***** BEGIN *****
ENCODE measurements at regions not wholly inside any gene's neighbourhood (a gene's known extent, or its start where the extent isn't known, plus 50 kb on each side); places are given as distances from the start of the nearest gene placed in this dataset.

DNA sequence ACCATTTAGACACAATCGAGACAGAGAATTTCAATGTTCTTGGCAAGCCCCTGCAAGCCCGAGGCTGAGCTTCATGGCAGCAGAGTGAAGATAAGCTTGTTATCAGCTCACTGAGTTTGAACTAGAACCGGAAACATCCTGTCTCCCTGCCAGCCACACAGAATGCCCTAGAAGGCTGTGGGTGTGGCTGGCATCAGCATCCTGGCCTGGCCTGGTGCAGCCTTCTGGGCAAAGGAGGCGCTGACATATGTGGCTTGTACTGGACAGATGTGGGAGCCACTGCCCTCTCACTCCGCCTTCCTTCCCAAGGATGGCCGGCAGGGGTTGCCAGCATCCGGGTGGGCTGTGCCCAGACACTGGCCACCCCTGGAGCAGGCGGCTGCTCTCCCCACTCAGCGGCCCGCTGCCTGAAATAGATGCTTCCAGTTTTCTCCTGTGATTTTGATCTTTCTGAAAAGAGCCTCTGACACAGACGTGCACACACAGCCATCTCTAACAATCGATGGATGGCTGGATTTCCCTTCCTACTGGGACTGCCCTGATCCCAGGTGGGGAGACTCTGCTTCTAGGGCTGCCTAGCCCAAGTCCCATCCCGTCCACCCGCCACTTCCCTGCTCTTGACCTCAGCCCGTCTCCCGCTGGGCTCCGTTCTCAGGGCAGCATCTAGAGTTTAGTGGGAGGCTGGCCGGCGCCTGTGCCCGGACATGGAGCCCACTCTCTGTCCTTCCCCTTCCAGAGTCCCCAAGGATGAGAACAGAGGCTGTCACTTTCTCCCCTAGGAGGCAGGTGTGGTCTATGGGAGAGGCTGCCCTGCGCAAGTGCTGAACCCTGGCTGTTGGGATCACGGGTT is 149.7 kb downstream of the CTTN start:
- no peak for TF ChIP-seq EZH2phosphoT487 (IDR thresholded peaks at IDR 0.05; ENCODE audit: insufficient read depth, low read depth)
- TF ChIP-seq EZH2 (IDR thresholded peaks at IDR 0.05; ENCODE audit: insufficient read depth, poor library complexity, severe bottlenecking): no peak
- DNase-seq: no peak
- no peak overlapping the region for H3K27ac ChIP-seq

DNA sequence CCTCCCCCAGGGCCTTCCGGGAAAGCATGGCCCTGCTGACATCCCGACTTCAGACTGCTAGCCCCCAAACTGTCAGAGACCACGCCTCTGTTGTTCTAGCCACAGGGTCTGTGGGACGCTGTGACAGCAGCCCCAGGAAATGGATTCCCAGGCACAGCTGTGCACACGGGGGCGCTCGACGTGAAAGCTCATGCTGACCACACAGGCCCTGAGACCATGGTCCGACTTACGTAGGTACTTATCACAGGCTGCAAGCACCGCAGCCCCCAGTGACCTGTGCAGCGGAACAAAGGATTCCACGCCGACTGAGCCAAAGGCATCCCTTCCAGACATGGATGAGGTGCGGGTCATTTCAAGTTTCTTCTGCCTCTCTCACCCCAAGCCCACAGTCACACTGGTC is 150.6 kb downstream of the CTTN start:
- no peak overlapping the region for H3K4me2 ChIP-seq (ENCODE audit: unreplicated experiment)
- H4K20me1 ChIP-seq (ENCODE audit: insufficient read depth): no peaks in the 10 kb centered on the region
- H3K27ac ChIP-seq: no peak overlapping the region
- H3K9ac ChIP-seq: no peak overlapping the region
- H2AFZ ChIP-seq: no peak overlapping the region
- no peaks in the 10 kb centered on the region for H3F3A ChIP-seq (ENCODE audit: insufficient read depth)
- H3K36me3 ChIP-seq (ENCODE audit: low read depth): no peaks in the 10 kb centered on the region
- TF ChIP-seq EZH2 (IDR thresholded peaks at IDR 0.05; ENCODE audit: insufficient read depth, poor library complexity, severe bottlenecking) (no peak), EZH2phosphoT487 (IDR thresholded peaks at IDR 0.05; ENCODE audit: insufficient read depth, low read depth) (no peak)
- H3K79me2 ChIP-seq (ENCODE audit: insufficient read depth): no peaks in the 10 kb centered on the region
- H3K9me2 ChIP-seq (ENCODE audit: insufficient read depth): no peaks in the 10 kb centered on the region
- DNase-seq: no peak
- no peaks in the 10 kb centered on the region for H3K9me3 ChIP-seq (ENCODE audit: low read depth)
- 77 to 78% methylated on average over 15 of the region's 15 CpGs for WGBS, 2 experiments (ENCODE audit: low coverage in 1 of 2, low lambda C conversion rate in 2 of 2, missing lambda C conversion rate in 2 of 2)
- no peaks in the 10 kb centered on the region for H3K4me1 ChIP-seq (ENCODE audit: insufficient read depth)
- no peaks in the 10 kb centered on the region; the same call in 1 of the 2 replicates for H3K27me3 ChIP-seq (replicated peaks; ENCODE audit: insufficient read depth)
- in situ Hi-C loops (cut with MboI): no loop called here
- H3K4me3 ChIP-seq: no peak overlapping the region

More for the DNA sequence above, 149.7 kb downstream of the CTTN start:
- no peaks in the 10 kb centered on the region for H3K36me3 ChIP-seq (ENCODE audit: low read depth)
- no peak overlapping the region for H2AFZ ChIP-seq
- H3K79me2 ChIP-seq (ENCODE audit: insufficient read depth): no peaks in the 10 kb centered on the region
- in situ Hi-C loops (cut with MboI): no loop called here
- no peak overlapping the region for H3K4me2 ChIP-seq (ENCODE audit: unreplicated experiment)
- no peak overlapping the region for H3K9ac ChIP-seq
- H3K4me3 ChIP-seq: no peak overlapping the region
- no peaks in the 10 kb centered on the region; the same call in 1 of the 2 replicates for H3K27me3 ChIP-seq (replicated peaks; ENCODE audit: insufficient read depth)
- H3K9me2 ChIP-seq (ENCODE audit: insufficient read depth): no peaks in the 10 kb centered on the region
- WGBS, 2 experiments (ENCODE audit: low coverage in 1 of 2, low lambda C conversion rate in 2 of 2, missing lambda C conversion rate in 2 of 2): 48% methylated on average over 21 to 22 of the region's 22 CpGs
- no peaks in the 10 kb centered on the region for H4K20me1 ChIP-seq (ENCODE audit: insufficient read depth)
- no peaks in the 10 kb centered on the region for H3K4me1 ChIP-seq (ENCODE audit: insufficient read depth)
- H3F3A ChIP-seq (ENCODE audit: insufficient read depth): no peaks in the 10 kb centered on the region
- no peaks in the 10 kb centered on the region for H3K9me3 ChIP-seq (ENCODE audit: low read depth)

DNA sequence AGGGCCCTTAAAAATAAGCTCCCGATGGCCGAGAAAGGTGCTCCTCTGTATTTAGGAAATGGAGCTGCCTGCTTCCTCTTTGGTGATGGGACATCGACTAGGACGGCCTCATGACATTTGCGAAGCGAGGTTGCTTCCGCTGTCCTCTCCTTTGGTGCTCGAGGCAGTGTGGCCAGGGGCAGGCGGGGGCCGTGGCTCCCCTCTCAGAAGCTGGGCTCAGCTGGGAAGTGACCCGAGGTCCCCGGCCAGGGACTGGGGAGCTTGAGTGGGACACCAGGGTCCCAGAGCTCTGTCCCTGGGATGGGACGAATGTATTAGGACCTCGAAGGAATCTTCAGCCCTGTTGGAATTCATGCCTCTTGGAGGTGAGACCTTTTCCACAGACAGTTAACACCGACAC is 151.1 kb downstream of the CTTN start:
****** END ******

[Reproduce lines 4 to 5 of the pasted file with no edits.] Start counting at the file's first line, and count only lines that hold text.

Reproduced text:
- TF ChIP-seq EZH2 (IDR thresholded peaks at IDR 0.05; ENCODE audit: insufficient read depth, poor library complexity, severe bottlenecking): no peak
- DNase-seq: no peak